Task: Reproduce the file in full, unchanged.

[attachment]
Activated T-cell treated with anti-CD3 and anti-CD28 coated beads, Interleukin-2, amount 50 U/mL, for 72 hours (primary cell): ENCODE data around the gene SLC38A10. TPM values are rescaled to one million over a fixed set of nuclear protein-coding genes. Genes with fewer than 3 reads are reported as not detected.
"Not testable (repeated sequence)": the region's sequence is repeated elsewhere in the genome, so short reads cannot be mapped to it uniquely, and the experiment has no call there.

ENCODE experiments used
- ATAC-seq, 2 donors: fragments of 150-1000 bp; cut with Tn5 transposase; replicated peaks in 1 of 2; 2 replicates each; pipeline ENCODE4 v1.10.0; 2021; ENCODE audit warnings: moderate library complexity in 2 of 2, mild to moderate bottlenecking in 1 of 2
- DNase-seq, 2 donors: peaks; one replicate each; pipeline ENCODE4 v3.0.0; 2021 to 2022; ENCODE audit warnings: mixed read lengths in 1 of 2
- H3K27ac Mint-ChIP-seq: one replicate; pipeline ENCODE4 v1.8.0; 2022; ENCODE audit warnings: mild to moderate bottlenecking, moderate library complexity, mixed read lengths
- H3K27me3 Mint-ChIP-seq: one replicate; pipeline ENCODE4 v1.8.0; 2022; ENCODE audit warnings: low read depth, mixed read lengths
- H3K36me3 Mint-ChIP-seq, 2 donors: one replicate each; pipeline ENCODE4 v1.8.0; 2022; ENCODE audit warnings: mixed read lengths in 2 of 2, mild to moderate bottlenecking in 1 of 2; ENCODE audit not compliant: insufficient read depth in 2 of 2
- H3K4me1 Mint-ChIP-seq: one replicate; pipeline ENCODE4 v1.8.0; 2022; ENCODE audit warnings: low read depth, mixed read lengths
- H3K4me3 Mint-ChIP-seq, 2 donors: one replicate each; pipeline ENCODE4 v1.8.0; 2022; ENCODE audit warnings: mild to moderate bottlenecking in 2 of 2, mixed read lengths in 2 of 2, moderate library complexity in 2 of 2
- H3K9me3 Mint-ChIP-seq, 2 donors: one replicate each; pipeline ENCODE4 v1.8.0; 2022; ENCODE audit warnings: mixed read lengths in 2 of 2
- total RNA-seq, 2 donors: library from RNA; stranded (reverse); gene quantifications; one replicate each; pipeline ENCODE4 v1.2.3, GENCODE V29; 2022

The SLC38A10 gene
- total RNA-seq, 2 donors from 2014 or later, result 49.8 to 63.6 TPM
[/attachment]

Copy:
Activated T-cell treated with anti-CD3 and anti-CD28 coated beads, Interleukin-2, amount 50 U/mL, for 72 hours (primary cell): ENCODE data around the gene SLC38A10. TPM values are rescaled to one million over a fixed set of nuclear protein-coding genes. Genes with fewer than 3 reads are reported as not detected.
"Not testable (repeated sequence)": the region's sequence is repeated elsewhere in the genome, so short reads cannot be mapped to it uniquely, and the experiment has no call there.

ENCODE experiments used
- ATAC-seq, 2 donors: fragments of 150-1000 bp; cut with Tn5 transposase; replicated peaks in 1 of 2; 2 replicates each; pipeline ENCODE4 v1.10.0; 2021; ENCODE audit warnings: moderate library complexity in 2 of 2, mild to moderate bottlenecking in 1 of 2
- DNase-seq, 2 donors: peaks; one replicate each; pipeline ENCODE4 v3.0.0; 2021 to 2022; ENCODE audit warnings: mixed read lengths in 1 of 2
- H3K27ac Mint-ChIP-seq: one replicate; pipeline ENCODE4 v1.8.0; 2022; ENCODE audit warnings: mild to moderate bottlenecking, moderate library complexity, mixed read lengths
- H3K27me3 Mint-ChIP-seq: one replicate; pipeline ENCODE4 v1.8.0; 2022; ENCODE audit warnings: low read depth, mixed read lengths
- H3K36me3 Mint-ChIP-seq, 2 donors: one replicate each; pipeline ENCODE4 v1.8.0; 2022; ENCODE audit warnings: mixed read lengths in 2 of 2, mild to moderate bottlenecking in 1 of 2; ENCODE audit not compliant: insufficient read depth in 2 of 2
- H3K4me1 Mint-ChIP-seq: one replicate; pipeline ENCODE4 v1.8.0; 2022; ENCODE audit warnings: low read depth, mixed read lengths
- H3K4me3 Mint-ChIP-seq, 2 donors: one replicate each; pipeline ENCODE4 v1.8.0; 2022; ENCODE audit warnings: mild to moderate bottlenecking in 2 of 2, mixed read lengths in 2 of 2, moderate library complexity in 2 of 2
- H3K9me3 Mint-ChIP-seq, 2 donors: one replicate each; pipeline ENCODE4 v1.8.0; 2022; ENCODE audit warnings: mixed read lengths in 2 of 2
- total RNA-seq, 2 donors: library from RNA; stranded (reverse); gene quantifications; one replicate each; pipeline ENCODE4 v1.2.3, GENCODE V29; 2022

The SLC38A10 gene
- total RNA-seq, 2 donors from 2014 or later, result 49.8 to 63.6 TPM